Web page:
Why digital therapeutics are flourishing under COVID-19

Efficient distribution, dissipating stigma and an emphasis on decentralized trials are all working in favor of digital treatments, according to a panel of digital therapeutics executives and industry stakeholders.
By Dave Muoio
03:35 pm

The increased adoption of virtual care technologies during the COVID-19 public health emergency is fairly well documented by this point, but a widespread embrace of health technologies is providing a similar upswell on individual niches within the digital health landscape.

One such group of beneficiaries are the companies working to develop, validate and distribute digital therapeutics. Speaking in a virtual panel at the DTx East 2020 web conference, digital therapeutics executives and other industry stakeholders reaffirmed the increased demand for efficient and scalable treatments as providers find their services stretched thin, and patients find themselves cut off from in-person care.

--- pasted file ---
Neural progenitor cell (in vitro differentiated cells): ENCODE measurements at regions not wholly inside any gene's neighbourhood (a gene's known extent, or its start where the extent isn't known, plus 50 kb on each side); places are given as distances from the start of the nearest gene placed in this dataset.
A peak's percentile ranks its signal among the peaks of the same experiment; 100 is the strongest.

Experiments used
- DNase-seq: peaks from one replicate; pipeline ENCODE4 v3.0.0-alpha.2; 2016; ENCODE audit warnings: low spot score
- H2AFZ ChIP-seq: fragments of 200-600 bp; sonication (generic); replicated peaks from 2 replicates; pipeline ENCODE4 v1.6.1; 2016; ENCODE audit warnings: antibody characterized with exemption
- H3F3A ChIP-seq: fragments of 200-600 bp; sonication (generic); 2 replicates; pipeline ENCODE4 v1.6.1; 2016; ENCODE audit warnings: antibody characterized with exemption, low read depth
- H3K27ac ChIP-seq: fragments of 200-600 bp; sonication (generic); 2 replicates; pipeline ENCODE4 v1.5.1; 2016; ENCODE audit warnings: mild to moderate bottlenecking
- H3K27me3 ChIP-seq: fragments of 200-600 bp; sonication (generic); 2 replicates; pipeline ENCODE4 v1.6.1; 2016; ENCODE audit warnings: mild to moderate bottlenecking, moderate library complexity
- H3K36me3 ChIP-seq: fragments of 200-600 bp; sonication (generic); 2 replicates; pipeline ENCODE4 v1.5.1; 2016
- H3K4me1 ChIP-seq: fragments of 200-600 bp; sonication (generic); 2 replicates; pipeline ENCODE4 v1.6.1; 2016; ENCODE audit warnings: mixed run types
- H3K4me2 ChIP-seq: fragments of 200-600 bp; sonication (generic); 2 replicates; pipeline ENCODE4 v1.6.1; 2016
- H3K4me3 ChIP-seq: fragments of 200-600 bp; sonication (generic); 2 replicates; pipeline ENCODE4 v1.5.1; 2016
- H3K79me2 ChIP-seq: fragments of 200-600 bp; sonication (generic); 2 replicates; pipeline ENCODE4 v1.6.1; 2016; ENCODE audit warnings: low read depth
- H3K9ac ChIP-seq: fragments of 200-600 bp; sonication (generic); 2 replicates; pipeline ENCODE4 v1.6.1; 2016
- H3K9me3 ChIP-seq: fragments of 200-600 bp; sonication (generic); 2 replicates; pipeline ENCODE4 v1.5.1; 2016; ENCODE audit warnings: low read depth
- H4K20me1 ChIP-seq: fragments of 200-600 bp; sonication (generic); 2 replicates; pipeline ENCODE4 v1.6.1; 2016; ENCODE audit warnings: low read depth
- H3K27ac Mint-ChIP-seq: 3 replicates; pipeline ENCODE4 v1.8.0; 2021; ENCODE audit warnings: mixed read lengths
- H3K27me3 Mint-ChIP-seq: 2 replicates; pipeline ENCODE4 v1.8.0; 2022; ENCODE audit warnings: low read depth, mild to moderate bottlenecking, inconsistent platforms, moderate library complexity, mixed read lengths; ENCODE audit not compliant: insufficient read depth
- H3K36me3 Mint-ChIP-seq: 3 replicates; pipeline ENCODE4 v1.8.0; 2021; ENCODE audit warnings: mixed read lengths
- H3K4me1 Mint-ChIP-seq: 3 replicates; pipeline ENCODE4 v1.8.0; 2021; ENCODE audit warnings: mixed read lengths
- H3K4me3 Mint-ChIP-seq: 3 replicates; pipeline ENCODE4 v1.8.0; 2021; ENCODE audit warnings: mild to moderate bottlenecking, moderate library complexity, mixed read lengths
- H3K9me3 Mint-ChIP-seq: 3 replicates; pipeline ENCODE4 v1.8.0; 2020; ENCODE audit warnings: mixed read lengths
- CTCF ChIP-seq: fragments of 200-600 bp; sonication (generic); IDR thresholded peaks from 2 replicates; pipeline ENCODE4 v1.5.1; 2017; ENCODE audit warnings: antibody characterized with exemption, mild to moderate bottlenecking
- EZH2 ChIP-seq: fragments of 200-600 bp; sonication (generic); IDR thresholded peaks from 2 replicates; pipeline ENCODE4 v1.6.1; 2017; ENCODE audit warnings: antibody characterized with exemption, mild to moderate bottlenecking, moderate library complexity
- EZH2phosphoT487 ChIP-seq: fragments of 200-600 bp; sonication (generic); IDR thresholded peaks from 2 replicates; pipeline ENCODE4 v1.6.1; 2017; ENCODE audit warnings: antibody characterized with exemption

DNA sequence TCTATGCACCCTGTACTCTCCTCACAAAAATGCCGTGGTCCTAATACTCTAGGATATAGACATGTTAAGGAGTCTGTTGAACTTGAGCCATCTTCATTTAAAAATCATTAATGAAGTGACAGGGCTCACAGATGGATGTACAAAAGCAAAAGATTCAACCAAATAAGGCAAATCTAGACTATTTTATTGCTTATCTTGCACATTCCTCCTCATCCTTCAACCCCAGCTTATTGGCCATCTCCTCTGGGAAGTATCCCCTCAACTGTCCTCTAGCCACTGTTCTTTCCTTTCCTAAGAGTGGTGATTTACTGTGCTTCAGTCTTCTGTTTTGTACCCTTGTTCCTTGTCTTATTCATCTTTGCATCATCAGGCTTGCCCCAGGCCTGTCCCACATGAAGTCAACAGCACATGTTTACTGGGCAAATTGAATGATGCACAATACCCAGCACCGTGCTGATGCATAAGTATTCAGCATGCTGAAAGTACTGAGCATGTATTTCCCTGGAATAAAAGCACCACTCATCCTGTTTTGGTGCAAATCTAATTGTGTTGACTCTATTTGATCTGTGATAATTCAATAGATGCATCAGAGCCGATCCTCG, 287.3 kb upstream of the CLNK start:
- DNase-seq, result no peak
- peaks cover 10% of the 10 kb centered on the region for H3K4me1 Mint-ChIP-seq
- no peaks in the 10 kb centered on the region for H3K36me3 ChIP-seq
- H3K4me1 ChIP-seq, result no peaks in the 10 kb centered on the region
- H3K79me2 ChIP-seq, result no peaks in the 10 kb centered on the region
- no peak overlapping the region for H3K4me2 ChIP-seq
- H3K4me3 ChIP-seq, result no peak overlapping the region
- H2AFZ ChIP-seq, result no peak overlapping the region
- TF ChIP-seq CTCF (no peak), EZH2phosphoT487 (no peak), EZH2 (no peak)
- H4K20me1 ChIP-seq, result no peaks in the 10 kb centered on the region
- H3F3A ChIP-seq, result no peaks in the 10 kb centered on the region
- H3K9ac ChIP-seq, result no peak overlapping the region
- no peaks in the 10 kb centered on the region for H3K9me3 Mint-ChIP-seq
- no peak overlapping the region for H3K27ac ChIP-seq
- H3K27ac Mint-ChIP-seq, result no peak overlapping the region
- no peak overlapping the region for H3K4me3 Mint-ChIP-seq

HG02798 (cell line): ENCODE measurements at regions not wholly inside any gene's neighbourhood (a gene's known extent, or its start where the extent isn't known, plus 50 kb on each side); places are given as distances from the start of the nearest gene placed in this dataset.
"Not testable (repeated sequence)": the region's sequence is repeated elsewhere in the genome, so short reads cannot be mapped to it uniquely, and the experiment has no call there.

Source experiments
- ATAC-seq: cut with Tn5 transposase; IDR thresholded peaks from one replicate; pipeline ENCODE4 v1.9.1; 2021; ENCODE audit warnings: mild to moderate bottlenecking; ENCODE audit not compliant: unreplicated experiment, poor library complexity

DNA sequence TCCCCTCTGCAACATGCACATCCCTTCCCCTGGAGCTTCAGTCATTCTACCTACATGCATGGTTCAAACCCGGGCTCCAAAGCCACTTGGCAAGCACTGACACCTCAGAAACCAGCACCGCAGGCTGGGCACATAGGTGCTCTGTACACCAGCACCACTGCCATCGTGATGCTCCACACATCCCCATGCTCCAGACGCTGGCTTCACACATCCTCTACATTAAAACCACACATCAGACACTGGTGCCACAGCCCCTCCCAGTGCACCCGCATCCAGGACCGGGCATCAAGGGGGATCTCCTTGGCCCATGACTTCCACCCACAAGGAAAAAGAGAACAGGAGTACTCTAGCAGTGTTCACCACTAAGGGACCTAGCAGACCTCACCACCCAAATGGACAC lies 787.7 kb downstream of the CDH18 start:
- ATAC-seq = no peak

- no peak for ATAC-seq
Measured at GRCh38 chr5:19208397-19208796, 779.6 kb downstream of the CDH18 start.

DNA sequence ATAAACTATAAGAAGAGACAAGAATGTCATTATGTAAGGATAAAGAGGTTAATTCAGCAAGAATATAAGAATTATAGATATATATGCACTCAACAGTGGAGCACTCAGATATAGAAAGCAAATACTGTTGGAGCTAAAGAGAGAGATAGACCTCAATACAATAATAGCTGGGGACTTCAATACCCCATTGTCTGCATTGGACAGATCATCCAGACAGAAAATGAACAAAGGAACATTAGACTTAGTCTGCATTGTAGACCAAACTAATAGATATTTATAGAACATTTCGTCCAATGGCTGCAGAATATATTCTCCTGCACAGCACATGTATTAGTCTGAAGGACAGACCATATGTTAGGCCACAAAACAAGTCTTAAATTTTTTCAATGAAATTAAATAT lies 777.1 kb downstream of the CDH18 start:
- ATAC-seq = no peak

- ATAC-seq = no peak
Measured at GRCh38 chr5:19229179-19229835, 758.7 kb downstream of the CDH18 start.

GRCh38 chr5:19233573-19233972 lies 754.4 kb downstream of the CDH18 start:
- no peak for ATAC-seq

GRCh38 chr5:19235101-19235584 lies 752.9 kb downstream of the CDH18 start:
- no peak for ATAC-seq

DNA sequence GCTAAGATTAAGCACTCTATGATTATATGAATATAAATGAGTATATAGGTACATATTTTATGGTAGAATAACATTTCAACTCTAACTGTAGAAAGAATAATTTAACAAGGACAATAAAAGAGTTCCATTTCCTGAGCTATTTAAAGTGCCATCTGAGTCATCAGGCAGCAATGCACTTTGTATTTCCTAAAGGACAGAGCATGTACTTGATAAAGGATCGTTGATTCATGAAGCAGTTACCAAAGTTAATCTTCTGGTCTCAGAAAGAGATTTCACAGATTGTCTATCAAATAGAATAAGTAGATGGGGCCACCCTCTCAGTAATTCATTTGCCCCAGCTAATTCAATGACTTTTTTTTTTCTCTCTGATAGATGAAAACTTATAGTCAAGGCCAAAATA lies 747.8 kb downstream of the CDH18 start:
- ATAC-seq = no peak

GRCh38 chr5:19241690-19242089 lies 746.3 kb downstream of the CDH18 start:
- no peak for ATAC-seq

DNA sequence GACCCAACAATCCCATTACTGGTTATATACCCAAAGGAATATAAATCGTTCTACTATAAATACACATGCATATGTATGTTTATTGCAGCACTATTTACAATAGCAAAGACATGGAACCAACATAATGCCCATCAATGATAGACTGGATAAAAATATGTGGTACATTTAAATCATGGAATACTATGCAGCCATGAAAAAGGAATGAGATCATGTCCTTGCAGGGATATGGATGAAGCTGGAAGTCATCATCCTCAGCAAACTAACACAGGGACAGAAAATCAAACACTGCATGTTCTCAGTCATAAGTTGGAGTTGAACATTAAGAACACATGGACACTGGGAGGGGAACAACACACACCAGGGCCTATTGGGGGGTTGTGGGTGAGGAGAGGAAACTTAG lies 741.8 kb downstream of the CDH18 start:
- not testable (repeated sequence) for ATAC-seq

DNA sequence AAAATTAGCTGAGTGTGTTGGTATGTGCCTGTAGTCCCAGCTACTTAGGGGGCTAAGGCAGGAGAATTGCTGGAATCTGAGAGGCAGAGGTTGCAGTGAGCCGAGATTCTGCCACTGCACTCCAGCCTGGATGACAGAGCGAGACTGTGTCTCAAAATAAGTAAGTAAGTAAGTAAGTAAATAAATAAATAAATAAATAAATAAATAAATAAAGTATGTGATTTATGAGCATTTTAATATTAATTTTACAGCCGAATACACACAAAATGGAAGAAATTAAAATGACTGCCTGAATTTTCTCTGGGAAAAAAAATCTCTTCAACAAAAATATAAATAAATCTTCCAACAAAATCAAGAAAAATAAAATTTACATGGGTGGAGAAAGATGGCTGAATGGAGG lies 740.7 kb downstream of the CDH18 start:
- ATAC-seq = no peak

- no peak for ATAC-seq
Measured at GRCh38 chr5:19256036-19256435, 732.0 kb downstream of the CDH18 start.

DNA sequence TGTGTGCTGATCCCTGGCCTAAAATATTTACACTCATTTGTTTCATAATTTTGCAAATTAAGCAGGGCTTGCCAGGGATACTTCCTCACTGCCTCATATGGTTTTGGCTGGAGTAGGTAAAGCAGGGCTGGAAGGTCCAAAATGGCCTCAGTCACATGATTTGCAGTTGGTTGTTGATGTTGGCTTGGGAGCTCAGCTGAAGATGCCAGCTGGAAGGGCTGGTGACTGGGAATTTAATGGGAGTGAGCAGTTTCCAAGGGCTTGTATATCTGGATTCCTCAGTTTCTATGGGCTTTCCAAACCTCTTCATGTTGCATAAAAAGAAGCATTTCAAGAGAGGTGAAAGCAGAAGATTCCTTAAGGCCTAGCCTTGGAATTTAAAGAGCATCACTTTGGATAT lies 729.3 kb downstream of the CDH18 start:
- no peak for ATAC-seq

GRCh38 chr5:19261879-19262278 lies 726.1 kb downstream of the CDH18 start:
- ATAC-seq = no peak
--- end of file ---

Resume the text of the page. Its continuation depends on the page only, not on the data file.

"There's this open moment because of COVID where everyone is aligned. Patients are desperate and want solutions. Providers see that these walls are broken down, and they want to respond," Eddie Martucci, CEO of Akili Interactive, said this morning during a panel discussion. "Everyone understands that we have this taste of efficiency and rapid ability to serve the patient, and we're seeing it happen in real time. I certainly hope that pace cements itself and doesn't recede."